Column: Creating awareness will cause change

Gillian Eubanks

On April 20, 2021, Derek Chauvin was found guilty for second-degree unintentional murder, third-degree murder and second-degree manslaughter in the death of George Floyd.

This verdict does give some sense of justice to Floyd, his family and many others in America. This is a step towards the justice we are seeking in this nation.

Rarely is it seen that a cop is charged with something in relations to a wrongful death like in Floyd’s case. Maybe this could be the beginning of more accountability being established and justice being served.

The unfortunate part of this situation is that if our criminal justice system doesn’t see a significant amount of change, we will never reach the justice that is sought after. It’s not just one bad cop, as some may try to say. We are talking a massive upheaval of how we do things, how things are taught, how things are handled, etc.

This kind of change will need many years to come full circle, but we have to start now. It’s really not a secret that our justice system should’ve had these changes years ago. Think about it like this, we are always seeing technological advances, medical advances etc., so we should see advances in our laws and regulations. It only makes sense. As time goes on, things become outdated and better ways come up to handle certain situations.

Another thing is that if we want to actually see this change, we can’t just post on social media about it. Posting on social media is good to spread awareness and start conversations. In reality though, social media isn’t going to generate real change. There must be action taken to help enforce it.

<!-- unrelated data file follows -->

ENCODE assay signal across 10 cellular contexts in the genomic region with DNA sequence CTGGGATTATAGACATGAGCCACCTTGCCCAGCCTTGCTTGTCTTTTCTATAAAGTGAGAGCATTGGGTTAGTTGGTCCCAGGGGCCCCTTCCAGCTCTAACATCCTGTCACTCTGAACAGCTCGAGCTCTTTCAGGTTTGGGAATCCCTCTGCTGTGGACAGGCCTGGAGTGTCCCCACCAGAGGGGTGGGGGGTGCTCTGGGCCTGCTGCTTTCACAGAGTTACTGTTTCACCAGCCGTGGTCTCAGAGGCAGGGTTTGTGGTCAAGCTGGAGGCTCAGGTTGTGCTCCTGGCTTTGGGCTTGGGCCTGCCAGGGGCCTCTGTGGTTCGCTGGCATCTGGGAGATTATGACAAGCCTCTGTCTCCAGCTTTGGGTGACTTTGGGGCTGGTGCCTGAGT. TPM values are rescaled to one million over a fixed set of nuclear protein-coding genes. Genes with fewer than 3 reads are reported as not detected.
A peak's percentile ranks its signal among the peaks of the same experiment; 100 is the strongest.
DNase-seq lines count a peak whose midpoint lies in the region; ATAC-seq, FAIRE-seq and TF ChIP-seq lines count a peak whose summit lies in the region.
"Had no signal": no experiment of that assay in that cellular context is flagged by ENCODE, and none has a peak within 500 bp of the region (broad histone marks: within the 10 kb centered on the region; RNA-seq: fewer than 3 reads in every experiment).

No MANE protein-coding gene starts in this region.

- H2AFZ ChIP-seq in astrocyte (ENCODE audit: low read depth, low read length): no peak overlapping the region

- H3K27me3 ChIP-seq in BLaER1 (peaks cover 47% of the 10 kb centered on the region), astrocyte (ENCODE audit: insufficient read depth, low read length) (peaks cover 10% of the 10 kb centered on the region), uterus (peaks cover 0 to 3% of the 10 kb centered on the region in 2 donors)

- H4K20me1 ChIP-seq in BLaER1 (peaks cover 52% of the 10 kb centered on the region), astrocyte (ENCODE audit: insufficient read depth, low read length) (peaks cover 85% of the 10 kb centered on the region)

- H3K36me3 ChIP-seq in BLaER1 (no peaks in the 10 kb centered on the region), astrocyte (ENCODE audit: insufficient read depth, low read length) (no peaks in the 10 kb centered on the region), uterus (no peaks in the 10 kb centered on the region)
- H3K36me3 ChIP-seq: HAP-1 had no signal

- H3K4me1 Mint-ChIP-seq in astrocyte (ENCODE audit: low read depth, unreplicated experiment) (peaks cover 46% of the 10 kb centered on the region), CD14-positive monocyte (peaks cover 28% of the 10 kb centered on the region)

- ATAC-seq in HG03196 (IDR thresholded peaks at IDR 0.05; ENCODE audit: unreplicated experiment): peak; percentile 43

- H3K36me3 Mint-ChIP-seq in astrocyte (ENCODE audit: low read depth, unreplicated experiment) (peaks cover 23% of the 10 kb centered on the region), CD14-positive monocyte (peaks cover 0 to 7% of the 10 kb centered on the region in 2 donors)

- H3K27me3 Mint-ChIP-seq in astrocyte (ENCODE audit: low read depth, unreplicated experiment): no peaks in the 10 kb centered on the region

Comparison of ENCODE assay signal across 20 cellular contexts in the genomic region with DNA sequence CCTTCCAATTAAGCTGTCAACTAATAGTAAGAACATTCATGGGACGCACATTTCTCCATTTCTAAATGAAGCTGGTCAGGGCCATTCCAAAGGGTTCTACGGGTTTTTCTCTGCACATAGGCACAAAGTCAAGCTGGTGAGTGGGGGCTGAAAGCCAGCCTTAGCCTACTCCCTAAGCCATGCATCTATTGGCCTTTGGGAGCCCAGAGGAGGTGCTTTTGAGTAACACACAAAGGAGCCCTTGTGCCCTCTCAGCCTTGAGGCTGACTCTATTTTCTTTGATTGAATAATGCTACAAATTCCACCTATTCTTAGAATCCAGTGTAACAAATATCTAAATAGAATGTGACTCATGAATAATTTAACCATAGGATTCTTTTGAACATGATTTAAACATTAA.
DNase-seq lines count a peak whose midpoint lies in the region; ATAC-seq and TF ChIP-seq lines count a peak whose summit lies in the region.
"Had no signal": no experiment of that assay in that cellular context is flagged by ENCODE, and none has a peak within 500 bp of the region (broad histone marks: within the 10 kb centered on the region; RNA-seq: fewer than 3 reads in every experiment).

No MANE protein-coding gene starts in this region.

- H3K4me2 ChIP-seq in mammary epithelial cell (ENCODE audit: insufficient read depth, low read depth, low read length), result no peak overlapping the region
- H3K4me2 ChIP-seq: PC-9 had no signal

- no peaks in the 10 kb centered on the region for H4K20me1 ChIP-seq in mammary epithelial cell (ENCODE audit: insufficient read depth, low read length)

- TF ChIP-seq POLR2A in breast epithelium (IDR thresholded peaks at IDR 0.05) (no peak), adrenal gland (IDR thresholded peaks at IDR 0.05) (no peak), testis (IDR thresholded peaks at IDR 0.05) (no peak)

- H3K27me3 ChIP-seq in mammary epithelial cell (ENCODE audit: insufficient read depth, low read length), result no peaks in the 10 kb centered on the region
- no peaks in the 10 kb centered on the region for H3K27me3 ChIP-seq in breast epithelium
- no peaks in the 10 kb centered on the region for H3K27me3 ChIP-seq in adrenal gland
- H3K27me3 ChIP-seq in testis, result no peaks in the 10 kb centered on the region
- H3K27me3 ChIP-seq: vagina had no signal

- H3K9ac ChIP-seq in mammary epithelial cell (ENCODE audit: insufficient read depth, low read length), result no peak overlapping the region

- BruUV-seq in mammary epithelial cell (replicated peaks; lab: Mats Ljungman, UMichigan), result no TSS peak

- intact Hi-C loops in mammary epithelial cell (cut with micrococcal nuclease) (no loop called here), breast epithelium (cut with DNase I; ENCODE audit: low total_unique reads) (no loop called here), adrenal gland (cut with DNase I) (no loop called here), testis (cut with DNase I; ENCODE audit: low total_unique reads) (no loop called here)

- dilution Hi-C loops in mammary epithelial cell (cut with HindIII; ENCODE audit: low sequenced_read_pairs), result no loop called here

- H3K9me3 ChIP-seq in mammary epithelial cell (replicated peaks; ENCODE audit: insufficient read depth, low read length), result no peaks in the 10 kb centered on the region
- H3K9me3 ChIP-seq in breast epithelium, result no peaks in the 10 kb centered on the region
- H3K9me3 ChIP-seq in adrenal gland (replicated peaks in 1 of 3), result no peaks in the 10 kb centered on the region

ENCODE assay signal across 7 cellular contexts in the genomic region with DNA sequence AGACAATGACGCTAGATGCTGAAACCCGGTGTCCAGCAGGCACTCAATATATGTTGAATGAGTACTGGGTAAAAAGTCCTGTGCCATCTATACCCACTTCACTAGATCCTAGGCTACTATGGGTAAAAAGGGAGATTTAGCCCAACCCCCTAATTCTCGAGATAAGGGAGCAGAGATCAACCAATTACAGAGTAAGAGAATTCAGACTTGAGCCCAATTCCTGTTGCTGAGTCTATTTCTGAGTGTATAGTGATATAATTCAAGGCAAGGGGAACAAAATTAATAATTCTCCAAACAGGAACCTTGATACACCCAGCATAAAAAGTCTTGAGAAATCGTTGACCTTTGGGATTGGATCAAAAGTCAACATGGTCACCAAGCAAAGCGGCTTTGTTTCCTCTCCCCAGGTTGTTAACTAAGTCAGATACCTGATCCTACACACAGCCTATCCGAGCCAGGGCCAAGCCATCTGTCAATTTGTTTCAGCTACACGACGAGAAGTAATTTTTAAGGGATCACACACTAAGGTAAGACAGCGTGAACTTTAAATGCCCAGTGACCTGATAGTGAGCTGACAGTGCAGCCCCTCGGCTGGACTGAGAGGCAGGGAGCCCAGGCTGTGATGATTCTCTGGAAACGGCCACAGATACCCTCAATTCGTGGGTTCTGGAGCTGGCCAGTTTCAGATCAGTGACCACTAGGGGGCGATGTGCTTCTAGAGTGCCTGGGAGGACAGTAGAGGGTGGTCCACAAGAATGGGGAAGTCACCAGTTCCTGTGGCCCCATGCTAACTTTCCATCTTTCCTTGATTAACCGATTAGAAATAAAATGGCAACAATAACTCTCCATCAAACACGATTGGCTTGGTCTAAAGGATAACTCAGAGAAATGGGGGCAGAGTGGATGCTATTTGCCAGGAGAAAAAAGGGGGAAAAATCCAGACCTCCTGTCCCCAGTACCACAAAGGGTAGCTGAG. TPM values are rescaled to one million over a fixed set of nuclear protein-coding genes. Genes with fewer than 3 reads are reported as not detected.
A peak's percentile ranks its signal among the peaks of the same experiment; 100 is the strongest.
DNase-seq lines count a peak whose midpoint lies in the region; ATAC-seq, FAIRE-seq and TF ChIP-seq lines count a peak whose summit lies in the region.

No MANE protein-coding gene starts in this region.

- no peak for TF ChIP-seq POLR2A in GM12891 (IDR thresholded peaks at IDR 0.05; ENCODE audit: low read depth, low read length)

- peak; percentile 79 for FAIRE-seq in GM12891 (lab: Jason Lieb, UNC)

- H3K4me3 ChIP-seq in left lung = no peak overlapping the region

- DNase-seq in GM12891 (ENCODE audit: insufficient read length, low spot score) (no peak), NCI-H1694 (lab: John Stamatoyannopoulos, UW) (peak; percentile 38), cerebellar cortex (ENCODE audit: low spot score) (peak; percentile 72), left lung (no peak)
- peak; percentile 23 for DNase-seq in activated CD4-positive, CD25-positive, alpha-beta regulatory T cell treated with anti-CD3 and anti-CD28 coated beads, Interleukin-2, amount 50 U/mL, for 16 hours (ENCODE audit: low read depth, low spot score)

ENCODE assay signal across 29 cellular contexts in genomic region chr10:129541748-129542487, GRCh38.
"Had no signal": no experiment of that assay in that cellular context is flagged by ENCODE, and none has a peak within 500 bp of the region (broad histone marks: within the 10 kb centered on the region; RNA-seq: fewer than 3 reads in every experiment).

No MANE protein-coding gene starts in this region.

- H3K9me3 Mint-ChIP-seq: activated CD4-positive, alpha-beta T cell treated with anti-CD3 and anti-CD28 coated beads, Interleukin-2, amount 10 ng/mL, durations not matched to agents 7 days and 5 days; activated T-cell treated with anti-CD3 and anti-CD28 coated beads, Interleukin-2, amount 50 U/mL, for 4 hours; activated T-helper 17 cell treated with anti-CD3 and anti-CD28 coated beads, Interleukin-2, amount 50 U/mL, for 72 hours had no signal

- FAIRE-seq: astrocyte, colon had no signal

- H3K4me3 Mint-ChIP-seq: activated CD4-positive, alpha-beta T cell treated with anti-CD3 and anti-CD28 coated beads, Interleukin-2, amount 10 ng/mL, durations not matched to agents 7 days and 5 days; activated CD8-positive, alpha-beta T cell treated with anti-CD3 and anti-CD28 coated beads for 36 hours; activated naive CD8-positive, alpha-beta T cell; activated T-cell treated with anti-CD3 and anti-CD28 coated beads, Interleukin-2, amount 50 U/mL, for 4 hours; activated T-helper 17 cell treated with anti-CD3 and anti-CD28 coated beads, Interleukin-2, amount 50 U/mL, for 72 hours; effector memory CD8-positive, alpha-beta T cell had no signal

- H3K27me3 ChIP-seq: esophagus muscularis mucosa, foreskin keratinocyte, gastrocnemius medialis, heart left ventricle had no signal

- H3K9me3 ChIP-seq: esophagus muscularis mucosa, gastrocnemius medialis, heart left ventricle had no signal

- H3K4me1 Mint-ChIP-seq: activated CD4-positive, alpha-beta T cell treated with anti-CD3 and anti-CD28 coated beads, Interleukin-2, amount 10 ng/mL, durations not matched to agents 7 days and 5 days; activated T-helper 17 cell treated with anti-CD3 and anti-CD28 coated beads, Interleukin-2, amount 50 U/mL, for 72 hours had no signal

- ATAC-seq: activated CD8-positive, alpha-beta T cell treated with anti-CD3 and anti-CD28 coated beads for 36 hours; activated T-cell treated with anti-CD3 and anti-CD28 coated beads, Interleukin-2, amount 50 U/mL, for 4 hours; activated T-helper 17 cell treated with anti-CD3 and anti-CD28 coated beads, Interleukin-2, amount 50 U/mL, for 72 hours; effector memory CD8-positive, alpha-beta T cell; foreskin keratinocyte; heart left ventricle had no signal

One example of action is protesting. Considering how the government and police have reacted to protesting in the last year, it may seem dangerous to do. However, protesting is in our First Amendment which means we have every right to do it. Protesting helps bring like minds together and is incredibly moving when it’s done.

The best advice I can give, is to never stop talking about the police brutality that’s been happening, the injustices that have happened to the minorities in our country and the cracks in our justice system. Speak about it to anyone who will listen. Create the awareness around the subject. Start having more conversations about it as well. The more awareness and conversations there are, the more people who will become educated on the subject.

 

Gillian Eubanks is a junior health communication major. She can be reached at 581-2812 or [email protected]